Opinion

Has Easter Become a Consumerist Holiday?

By Morgan Culp

Bunny ears, chocolates, dying eggs and going to church are all things I remember doing as a child every time Easter came around. Now, I see how the holiday has become such a consumer-centered season that’s main purpose is to drive sales and buy goodies. Many people are unaware of what Easter actually means.

I think it is great that holidays bring families together to celebrate, but I also think people have started to rely on holidays too much. Many times Christmas, Thanksgiving, or Easter are the only times you see many of your family members, and I think that is something that should change.

If more people lived by the saying “treat every day like a holiday,” people would look forward to waking up each day instead of dreading the weekdays in excitement for the weekend or being miserable for the weeks leading up to a big vacation.

You shouldn’t need a holiday reminder to tell your family and friends that you love and appreciate them. I’m not discrediting holidays; I just think they have become something that people use as an excuse to only come around once a year or something that many family hosts—like my grandma—stress over when it should be an enjoyable time.

If you care about your family and are able to see them on more occasions than just holidays, you should.

Since my boyfriend got a job as an EMT/firefighter for Hernando county, we have missed out on a Thanksgiving together, and this upcoming Easter he is scheduled to work a 24-hour shift.

Last Thanksgiving, I was pretty upset we couldn’t spend the day together and with our families, but then I realized people have the power to make any day into a holiday. We ended up celebrating Thanksgiving a few days later, and when you’re surrounded by people you love and care about, you can celebrate anything and turn any day of the week into a holiday or party. The calendar date and specific holiday classifications mean nothing.

I think it is important to show the people you’re close to you love them on days that are not specifically holidays. If I’m out and about and see something that my mom, dad, sister or boyfriend might like and appreciate, I’ll pick it up for them and surprise them with something small that shows I care. I believe that random acts of kindness and generosity are little acts that go a long way.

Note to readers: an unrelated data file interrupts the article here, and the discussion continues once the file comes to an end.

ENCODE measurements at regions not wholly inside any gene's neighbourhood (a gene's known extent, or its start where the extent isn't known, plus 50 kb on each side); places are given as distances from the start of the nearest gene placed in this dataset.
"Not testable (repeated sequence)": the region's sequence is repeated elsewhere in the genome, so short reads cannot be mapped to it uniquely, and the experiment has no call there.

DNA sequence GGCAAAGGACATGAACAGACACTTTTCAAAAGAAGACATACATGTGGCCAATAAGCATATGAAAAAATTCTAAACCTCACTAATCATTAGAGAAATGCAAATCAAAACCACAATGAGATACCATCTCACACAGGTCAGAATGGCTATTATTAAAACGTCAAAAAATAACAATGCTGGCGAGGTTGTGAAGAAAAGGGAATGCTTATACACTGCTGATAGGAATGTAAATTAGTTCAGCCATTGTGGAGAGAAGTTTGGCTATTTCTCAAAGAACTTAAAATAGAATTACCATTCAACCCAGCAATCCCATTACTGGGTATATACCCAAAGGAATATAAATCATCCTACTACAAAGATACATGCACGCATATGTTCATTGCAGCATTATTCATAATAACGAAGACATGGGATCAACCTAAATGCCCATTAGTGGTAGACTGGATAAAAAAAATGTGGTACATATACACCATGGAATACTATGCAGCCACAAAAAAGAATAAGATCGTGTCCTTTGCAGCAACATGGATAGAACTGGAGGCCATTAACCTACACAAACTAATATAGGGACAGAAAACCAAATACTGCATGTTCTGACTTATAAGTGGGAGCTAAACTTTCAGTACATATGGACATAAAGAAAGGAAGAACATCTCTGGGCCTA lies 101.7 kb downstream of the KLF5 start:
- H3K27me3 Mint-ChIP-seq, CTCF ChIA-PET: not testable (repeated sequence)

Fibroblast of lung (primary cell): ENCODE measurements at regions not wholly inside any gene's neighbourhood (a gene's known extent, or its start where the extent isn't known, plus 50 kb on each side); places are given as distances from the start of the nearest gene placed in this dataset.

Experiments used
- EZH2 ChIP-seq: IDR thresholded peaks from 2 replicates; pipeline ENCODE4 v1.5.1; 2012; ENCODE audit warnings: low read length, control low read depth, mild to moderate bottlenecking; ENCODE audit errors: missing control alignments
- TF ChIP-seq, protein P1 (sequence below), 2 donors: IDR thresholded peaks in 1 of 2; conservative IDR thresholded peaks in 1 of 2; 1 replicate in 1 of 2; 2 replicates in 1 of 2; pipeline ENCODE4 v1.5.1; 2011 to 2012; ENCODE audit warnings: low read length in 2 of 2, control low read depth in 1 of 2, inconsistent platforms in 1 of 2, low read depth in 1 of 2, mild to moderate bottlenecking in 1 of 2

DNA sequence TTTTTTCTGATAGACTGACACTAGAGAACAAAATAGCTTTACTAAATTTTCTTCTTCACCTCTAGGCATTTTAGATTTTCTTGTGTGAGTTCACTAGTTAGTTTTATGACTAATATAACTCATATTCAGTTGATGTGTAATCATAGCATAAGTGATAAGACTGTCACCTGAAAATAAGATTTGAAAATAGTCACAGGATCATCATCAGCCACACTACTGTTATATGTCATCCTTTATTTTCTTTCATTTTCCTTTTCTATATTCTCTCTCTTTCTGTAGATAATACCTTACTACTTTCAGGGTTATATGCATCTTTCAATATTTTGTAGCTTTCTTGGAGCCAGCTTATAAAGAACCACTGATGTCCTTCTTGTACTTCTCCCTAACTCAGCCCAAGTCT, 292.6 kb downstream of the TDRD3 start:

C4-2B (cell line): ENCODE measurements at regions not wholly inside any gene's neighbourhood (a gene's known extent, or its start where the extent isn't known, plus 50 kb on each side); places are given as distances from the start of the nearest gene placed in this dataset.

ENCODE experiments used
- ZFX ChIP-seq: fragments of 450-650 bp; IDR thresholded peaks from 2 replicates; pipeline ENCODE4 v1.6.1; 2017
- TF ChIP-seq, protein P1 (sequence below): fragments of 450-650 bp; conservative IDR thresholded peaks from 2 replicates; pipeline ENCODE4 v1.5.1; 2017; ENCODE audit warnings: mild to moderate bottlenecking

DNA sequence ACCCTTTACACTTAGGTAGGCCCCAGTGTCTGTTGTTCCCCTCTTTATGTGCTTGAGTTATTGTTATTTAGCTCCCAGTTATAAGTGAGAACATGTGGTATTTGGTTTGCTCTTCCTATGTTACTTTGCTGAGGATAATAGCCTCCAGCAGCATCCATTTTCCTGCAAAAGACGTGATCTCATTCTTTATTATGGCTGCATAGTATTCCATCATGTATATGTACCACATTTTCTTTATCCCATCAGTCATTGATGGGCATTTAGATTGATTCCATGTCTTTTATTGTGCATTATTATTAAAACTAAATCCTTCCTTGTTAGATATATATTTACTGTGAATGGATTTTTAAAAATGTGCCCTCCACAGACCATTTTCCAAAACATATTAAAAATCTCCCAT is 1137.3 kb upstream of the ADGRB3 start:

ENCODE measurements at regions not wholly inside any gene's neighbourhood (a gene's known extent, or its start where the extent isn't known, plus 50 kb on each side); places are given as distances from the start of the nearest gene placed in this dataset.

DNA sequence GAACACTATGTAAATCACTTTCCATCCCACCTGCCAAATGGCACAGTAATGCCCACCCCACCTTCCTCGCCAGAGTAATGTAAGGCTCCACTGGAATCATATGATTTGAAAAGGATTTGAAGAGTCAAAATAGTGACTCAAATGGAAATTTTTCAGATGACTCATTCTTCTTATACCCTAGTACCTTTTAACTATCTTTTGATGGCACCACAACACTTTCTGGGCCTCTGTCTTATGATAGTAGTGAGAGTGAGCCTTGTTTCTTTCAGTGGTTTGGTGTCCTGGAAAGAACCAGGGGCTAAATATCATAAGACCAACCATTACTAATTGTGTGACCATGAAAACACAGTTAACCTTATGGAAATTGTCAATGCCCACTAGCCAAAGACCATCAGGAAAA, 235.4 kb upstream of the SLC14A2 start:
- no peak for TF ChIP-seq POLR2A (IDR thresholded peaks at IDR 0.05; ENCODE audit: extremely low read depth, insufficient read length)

I love that holidays give people a reason to celebrate, but my point is people can make whatever reason to celebrate whenever they want. If a picture pops up from a few years ago with someone you haven’t spoken to in a while, shoot them a text and use that moment to celebrate them. If you and your family are having dinner together, pretend it’s Thanksgiving and tell everyone why you’re thankful for them. You can look at this as using anything as an “excuse to party” (which is great—go ahead!) Or you can use it as an excuse to celebrate the people that are important to you.

As a Christian who celebrates Christian holidays it is also important to talk about “holiday Christians,” who my family and I have become on numerous occasions. It doesn’t matter which week you go to church if you are going, and you surely shouldn’t make it an event to only go to church on Christmas Eve and Easter to show your community that you are “good Christians.”

Easter is the celebration of Jesus Christ’s resurrection on the third day after his crucifixion. The holiday also stems from Pagan beliefs and celebrating spring and fertility.

I believe everyone’s personal religious beliefs are individual to each person and you should not have to prove anything to your community or peers, you do you.

So, if you chose to celebrate Easter this year, think about why you are celebrating, if falling victim to the consumerist holiday and the Easter Bunny is worth it for you and your family or kids, and how you can celebrate the people close to you on any ordinary day.

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